|Post-job workspace cleanup||Relatively easy. Clean print-bed with alcolhol wipe and prepare for next print.||Resins are sticky and messy. Alcohol is helpful for cleaning print surfaces and tools.||Shop vacuum ideal to remove dust and debris.|
|Changing materials||Print head must be heated to remove old filament. New filament is inserted and several centimeters must be run through to clear the old plastic.||Ideally you will need a separate resin tray for each resin type. Remove 1st tray, clean, insert 2nd tray, fill.||Depending on the work bed, new stock can be clamped or screwed in place.|
|Unfinished dimensional accuracy||Very good.||Excellent. May need minor sanding.||Excellent. May need minor sanding.|
|Finished dimensional accuracy||Depends on level of finish desired. Sanding to remove all traces of filament lines will change dimensions significantly.||Minor sanding will change dimensions of part slightly.||Minor sanding will change dimensions of part slightly. Producing a high gloss finish will significantly change dimensions.|
|Additional finish options||Primers and paints. XTC-3D epoxy coating can hide filament lines.||Primers and paints||Primers, paints, wood oils, varnishes, polyurethane.|
|Effort to finish||Significant time-consuming sanding required||Touch-up sanding. Coat with UV resistant finish.||Light sanding required.|
|Material structure||Most FDM prints are completed using a lattice infill. Printing solid is significantly slower but increases strength.|
|Tensile strength||Varies with plastic type. Like wood, somewhat weaker across layers than parallel to layers. Printing solid increases tensile strength by roughly 5%||Varies with resin type. Uniform strength in all dimensions. With extended exposure to UV light, prints can become brittle.||Varies with wood type. Weaker across grain than parallel to grain.|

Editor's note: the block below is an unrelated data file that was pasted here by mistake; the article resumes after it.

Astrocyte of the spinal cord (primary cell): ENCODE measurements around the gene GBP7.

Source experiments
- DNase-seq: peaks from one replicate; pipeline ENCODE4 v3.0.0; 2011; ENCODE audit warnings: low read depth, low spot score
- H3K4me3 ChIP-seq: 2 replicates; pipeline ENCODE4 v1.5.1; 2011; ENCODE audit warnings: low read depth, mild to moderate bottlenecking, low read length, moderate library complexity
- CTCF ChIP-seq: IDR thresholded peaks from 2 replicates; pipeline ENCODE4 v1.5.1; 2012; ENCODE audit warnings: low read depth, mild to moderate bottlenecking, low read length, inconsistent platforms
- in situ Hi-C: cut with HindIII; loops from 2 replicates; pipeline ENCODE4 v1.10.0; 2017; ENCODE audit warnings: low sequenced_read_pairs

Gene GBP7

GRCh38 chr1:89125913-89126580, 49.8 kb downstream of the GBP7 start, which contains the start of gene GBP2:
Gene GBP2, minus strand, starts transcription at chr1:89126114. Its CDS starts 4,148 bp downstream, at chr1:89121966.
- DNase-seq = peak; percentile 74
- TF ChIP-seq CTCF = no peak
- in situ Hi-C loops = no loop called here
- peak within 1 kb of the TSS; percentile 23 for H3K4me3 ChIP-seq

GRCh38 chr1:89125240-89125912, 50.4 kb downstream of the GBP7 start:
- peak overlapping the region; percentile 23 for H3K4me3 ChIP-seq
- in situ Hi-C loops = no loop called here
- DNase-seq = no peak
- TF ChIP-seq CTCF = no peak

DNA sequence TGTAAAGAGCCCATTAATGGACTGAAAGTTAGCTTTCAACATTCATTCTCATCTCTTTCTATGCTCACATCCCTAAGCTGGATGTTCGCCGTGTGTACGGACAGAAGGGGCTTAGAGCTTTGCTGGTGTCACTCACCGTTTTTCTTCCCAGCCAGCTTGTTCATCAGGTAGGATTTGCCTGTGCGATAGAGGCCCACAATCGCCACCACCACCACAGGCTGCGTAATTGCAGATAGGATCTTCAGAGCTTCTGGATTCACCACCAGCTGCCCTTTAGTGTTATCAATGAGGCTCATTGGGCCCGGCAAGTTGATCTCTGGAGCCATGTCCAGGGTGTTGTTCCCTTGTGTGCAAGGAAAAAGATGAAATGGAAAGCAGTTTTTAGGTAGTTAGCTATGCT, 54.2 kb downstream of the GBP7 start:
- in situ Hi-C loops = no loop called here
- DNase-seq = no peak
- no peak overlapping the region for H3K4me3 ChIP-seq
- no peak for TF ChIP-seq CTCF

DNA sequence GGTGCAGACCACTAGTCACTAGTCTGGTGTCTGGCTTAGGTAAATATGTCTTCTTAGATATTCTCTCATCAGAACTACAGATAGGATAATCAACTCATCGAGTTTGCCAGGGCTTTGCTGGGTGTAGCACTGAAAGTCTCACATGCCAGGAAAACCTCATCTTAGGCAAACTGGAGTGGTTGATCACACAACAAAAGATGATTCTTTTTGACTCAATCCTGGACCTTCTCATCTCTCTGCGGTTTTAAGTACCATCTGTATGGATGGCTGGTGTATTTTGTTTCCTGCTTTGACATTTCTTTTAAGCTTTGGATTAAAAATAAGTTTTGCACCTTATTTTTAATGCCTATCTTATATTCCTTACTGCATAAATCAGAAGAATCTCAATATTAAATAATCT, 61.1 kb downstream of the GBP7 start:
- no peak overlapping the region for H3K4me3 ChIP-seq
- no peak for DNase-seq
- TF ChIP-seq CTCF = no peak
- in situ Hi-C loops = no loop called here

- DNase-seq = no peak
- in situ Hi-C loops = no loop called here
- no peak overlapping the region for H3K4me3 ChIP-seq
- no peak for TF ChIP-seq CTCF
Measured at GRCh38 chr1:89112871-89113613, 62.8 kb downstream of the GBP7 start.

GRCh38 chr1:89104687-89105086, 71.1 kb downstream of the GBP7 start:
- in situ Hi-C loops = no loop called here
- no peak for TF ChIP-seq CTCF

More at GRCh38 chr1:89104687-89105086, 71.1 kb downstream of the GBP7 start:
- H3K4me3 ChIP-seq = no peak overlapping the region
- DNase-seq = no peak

|Compression||Printing solid increases compressive strength by up to 100%||Prints are solid.||Varies with wood type. More resilient than plastic to repeated compression/release. Will dent.|
|Twisting||Layers can delaminate when twisted sharply. Use of lower % infill does not significantly effect twisting strength.||Uniform strength when twisted. With extended exposure to UV light, prints can become brittle.||Can split at grain under very strong torque|
|Screws||Lattice infill makes direct use of screws in material unreliable. Heat set inserts are a reliable solution||Not well suited to direct use of screws in material. Pockets for nuts are a reliable solution.||Wood screws are a traditional and effective option. Threaded inserts are preferred for repeated refastening|
|Glues||Superglue, Epoxy are effective. Varies with plastic type.||Superglue, Epoxy are effective. Varies with resin type||Wood glues are very effective.|